paXoftwer JSplashScreen

This splash screen package allows to display an image picture during some initialization processes on the application's startup.




This splash screen package allows to display an image picture during some initialization processes on the application's startup. After the instanciation of the SplashScreen class it starts showing of the picture.

You can pass following values to the constructor:

  1. Time value in milli-seconds
  2. ImageIcon object which contains the picture
  3. (Optional: A loading progress indicator)

Time value in milli-seconds: This parameter determines the minimum of time the splash screen will be shown.

In other words, if you passed 3000 milli-seconds (T2), but your application does only need 1500 milli-seconds (T1) for initializing of resources, the splash screen will anyway remain the last 1500 milli-seconds (T delta) until the total remaining time of 3000 (T2) has expired (see drawing).

You can say:

ImageIcon object: This refers to the class: javax.swing.ImageIcon
For example, you can get one picture file from your application resource path and assign it to such object:

ImageIcon pic = new ImageIcon(SplashScreen.class.getResource("graphics/ani01.gif"));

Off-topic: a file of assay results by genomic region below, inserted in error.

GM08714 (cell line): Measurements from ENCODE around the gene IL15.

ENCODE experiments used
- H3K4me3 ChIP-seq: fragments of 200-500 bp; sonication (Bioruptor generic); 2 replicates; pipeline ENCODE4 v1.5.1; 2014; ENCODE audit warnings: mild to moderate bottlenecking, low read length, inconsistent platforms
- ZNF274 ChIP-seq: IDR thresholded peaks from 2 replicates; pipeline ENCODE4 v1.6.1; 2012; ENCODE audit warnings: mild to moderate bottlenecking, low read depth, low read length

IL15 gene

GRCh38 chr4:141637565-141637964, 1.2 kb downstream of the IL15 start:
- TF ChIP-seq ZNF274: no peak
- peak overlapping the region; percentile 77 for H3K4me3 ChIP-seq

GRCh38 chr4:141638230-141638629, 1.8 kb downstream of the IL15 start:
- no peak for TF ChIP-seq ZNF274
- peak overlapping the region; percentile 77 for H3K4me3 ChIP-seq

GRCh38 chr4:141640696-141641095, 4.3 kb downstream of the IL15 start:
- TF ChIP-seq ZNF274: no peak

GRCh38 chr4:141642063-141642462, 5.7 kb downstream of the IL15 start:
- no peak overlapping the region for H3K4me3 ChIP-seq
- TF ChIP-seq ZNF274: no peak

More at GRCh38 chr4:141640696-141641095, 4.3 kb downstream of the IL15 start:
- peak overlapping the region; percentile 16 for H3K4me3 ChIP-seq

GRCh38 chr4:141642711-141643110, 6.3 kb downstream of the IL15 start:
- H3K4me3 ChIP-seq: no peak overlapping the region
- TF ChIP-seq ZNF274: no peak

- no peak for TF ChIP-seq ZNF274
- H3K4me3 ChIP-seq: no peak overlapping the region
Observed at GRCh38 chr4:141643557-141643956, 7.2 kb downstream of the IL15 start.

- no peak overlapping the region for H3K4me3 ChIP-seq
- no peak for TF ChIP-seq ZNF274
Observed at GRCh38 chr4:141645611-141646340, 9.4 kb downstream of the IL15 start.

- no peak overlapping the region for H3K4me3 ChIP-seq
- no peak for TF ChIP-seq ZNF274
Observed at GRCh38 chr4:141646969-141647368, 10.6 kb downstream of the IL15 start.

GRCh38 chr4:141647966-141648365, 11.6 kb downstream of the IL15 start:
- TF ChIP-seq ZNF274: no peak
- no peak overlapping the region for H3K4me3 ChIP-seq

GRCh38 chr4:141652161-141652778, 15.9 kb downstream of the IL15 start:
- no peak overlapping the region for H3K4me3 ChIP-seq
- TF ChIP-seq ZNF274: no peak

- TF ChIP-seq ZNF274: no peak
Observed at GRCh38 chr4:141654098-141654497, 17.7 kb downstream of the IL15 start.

After doing this, you just pass pic to SplashScreen's constructor.

Loading progress indicator: This may be a proper Swing/AWT component to show continiously concrete loading progress of any resources. Later you can access it via getProgressComponent() to change its appearance. Imaginable components are JProgressBar, JLabel etc.

Caution: In all cases, you have to position the component by setting the bounds with help of Component.setBounds(int, int, int, int).

General approach

These steps are necessary:
  1. Create an instance (initialized with the splash screen picture) of javax.swing.ImageIcon.
  2. Optionally, also create a progress indicator object, inclusively setting of its bounds.
  3. Create an instance of SplashScreen and pass all necessary values to the constructor. This step should be the first thing what your application is doing at startup, because the splash screen will be directly shown after its instanciation.
  4. Let your application start and initialize the needed resources.
  5. If everything was loaded, send to the SplashScreen object the termination signal. If you don't do it, it won't fade away.

Programming example

Following code snippet initializes the JSplashScreen with a simple GIF animation file and starts showing it for at least 3 seconds. Furthermore, we are adding a JProgressBar, inclusively refreshing its progress state during the simulated computing process. The computing process equals a simple Thread.sleep(long) and lasts for 6 seconds (3 seconds more than the minimum showing time). The expected behaviour of the splash screen is to remain for 6 seconds: